The Galapagos Affair: Satan Came To Eden

The trailers for this melodramatically titled documentary, The Galapagos Affair: Satan Came To Eden, had me hooked in a way that trailers just don’t any more. Really, I usually show up in spite of the trailers because they’re just chock full of spoilers. But documentary trailers, perhaps because they’re not just bait to get you to come see your favorite masses of flesh dance in front of a bluescreen, tend to be a little bit more hook-y. (Like the Afternoon of a Faun trailer teases its dark twist excellently.)

And then, when it came out? Audiences were not thrilled and critics were sort of tepid, levelling that worst of all documentary critiques: long, plodding, slow, slog. But you can’t always trust the first reviews, and the film has settled at a near 80% on RT for critics (though only a 67% for audiences). (UPDATE: Currently at 78/72.)

It is nearly two hours, but except for one (very good, but not entirely germane) digression of a young girl who thought she’d escaped the Galapagos only to end up spending her life there, it is not overlong. The interstitials between the dramatic story points are turtles and giant lizards and other fauna, but the movie never descends into Muscle Shoals style: “Here, have another 15 seconds of picturesque windmills” type padding.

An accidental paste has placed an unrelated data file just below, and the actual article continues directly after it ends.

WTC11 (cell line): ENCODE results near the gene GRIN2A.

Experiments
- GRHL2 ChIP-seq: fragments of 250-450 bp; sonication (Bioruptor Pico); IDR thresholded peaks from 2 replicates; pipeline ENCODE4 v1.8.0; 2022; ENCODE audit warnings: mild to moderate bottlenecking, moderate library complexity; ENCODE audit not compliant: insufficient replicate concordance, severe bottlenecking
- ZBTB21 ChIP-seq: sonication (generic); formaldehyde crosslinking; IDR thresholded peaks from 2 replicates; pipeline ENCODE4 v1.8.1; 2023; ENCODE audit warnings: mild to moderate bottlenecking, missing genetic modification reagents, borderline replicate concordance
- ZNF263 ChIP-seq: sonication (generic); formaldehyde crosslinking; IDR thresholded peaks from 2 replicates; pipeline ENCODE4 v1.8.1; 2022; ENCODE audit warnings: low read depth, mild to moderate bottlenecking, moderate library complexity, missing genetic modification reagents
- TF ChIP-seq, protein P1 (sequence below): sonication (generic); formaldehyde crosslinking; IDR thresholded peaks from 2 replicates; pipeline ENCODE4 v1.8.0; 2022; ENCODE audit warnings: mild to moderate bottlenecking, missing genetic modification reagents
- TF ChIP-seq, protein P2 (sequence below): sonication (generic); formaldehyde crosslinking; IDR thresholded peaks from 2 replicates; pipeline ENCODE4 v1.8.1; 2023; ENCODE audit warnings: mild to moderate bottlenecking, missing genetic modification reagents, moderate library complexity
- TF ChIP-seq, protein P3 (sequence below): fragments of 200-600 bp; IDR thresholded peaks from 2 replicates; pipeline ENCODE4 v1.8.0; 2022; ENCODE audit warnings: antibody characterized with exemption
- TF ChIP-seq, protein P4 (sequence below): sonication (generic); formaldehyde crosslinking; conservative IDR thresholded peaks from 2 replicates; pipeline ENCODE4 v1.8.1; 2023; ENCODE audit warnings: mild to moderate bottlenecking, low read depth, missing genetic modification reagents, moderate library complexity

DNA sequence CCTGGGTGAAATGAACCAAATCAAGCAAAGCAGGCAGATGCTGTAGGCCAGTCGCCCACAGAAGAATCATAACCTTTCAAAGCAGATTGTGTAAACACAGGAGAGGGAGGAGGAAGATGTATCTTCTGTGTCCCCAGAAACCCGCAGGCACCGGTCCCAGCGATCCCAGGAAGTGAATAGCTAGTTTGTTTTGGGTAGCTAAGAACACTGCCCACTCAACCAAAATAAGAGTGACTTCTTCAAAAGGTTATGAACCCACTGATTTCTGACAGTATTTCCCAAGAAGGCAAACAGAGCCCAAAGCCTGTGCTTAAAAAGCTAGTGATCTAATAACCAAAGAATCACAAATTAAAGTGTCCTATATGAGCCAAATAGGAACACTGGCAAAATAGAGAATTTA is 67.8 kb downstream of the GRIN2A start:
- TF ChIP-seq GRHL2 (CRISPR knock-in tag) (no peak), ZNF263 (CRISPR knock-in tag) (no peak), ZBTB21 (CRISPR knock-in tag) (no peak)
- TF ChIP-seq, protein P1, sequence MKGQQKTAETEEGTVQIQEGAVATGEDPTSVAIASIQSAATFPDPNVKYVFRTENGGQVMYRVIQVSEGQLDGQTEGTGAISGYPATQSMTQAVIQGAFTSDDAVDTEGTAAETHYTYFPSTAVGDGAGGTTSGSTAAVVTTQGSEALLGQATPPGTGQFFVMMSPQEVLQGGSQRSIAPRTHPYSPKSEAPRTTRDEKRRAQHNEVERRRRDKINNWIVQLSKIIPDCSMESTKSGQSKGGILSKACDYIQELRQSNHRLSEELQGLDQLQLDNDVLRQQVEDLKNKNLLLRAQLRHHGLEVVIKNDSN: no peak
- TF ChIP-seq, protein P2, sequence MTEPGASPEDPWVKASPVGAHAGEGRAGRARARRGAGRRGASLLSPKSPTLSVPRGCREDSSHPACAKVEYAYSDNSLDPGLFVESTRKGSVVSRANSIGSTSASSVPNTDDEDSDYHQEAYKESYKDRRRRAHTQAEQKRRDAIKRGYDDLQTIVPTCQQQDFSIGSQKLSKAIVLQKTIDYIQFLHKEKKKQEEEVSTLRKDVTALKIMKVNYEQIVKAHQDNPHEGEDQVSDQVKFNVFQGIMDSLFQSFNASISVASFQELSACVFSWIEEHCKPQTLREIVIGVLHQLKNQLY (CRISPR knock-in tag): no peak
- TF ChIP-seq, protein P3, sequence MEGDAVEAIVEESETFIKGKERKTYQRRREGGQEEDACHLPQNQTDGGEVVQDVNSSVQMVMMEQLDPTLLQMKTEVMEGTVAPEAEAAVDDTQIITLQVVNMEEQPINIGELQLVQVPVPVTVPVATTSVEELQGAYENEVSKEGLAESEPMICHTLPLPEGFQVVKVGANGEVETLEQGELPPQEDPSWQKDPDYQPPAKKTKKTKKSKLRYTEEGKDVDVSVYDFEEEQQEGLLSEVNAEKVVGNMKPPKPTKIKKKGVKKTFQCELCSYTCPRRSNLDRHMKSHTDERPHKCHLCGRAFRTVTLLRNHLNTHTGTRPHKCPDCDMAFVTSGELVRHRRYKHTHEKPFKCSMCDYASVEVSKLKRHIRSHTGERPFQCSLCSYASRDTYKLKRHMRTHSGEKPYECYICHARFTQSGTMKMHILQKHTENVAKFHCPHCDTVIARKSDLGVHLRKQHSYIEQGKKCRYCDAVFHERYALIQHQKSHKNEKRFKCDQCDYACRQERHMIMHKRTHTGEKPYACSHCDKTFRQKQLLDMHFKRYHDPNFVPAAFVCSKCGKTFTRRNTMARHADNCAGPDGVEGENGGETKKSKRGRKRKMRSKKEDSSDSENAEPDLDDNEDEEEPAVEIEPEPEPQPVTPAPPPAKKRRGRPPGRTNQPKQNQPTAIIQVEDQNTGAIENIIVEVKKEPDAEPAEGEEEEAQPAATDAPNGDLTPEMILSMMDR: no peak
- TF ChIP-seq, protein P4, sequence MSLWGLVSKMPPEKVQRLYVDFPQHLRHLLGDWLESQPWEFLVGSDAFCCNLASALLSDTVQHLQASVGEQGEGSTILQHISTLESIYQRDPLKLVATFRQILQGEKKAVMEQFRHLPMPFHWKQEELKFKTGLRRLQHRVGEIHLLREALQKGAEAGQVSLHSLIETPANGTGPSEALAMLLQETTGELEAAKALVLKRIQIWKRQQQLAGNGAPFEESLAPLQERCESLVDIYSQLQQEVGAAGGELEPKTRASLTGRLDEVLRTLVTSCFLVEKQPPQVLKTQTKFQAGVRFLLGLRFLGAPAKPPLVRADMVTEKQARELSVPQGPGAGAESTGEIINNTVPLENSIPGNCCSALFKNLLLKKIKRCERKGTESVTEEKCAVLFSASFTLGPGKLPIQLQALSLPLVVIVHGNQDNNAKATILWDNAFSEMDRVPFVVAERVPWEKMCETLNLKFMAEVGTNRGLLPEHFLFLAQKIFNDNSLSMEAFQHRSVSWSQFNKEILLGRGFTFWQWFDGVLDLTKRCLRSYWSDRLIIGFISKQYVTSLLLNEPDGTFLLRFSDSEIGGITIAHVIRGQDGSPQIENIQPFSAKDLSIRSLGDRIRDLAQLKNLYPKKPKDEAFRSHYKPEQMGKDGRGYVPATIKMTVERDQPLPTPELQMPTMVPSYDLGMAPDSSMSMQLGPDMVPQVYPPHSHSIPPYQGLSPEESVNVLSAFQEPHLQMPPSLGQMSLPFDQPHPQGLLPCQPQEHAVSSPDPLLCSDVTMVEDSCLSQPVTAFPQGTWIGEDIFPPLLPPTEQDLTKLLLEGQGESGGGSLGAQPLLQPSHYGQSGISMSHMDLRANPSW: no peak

The two hours really breezed by for me, if somewhat less so for The Boy. We both ranked it slightly under the near perfect Finding Vivian Maier but I’d put it pretty close up against that.

So, what’s it about? The very essence of humanity. It’s like “Gilligan’s Island” on a diet of coconut milk and narcissism. In five years, seven adults alone on an island end up experience the entire gamut of existence. Well, maybe not the entire gamut so much as a hyper-malignant slice of it.

A lot of great developments that you should experience as you go, so I’ll just outline the broad strokes:

A Nietzsche loving doctor leaves his family, and runs off with a besotted would-be intellectual woman (who also leaves her family) to the Galapagos so that he can live in solitude and work on his philosophy.

But just any old Galapagos island isn’t isolated enough for this guy. No, he picks a completely empty island on which to meditate. Since he’s interested in divesting himself of emotions, and not so much the lovey-dovey stuff, she quickly gets bored and since she is not really an intellectual, and positively disdainful of such bourgeois things as homemaking, she becomes a kind of pain in his ass.

Meanwhile, the newspapers are going nuts over these two, and their crazy nudist cult of satanism. (Seriously, the many varied ways the newspapers sensationalize and misrepresent this story to move copies is positively familiar.)

But this does prompt an interested science vessel to stop by and deliver some much needed 20th century luxuries to our inept intellectuals. This will be important later.

If things weren’t crowded enough with the two of them on this 67 square mile island, it’s not long before two more people show up! Another couple! And, horror of horrors, they’re utterly bourgeois. (Their motivation appears to have been to get away from Hitler and the rising Nazi menace.)